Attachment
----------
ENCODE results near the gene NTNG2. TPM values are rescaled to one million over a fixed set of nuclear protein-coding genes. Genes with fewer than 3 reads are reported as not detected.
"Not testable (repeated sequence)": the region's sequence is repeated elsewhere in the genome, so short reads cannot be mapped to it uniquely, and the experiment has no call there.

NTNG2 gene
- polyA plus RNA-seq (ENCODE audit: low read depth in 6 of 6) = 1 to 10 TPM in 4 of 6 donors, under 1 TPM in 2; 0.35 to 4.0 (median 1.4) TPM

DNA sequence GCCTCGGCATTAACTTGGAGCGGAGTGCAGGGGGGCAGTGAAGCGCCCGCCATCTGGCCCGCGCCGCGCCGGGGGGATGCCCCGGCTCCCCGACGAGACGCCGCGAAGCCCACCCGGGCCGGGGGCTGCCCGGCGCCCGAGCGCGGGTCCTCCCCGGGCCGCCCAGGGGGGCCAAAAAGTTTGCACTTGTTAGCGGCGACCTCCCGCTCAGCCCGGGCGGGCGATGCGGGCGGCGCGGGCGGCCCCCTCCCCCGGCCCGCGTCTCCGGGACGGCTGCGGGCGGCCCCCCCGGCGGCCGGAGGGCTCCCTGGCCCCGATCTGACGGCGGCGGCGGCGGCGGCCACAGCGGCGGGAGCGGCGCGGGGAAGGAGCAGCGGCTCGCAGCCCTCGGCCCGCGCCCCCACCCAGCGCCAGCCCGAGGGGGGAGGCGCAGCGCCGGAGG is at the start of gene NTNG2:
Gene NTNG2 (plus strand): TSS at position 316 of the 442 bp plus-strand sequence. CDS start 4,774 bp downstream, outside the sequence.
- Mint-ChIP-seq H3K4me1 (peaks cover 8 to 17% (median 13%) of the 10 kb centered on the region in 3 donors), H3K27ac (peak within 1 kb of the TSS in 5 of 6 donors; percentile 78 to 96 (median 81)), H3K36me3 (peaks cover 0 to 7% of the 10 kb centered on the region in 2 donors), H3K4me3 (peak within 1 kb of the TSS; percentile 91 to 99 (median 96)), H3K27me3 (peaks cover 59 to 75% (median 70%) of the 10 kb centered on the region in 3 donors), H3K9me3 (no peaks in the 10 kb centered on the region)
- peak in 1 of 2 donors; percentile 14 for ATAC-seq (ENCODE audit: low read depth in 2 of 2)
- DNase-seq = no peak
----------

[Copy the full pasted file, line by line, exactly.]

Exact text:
ENCODE results near the gene NTNG2. TPM values are rescaled to one million over a fixed set of nuclear protein-coding genes. Genes with fewer than 3 reads are reported as not detected.
"Not testable (repeated sequence)": the region's sequence is repeated elsewhere in the genome, so short reads cannot be mapped to it uniquely, and the experiment has no call there.

NTNG2 gene
- polyA plus RNA-seq (ENCODE audit: low read depth in 6 of 6) = 1 to 10 TPM in 4 of 6 donors, under 1 TPM in 2; 0.35 to 4.0 (median 1.4) TPM

DNA sequence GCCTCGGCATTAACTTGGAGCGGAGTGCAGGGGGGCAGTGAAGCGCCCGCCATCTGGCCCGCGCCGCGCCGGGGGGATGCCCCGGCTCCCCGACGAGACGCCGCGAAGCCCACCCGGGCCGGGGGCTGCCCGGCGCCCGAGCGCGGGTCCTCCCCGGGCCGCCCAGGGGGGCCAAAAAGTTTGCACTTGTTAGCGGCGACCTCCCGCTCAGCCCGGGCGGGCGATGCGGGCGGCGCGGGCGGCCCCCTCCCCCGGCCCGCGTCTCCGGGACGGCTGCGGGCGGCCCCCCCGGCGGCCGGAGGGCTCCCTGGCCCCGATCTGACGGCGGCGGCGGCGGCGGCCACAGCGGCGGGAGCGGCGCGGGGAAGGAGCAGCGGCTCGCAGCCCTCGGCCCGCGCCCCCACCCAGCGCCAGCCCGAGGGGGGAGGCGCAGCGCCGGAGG is at the start of gene NTNG2:
Gene NTNG2 (plus strand): TSS at position 316 of the 442 bp plus-strand sequence. CDS start 4,774 bp downstream, outside the sequence.
- Mint-ChIP-seq H3K4me1 (peaks cover 8 to 17% (median 13%) of the 10 kb centered on the region in 3 donors), H3K27ac (peak within 1 kb of the TSS in 5 of 6 donors; percentile 78 to 96 (median 81)), H3K36me3 (peaks cover 0 to 7% of the 10 kb centered on the region in 2 donors), H3K4me3 (peak within 1 kb of the TSS; percentile 91 to 99 (median 96)), H3K27me3 (peaks cover 59 to 75% (median 70%) of the 10 kb centered on the region in 3 donors), H3K9me3 (no peaks in the 10 kb centered on the region)
- peak in 1 of 2 donors; percentile 14 for ATAC-seq (ENCODE audit: low read depth in 2 of 2)
- DNase-seq = no peak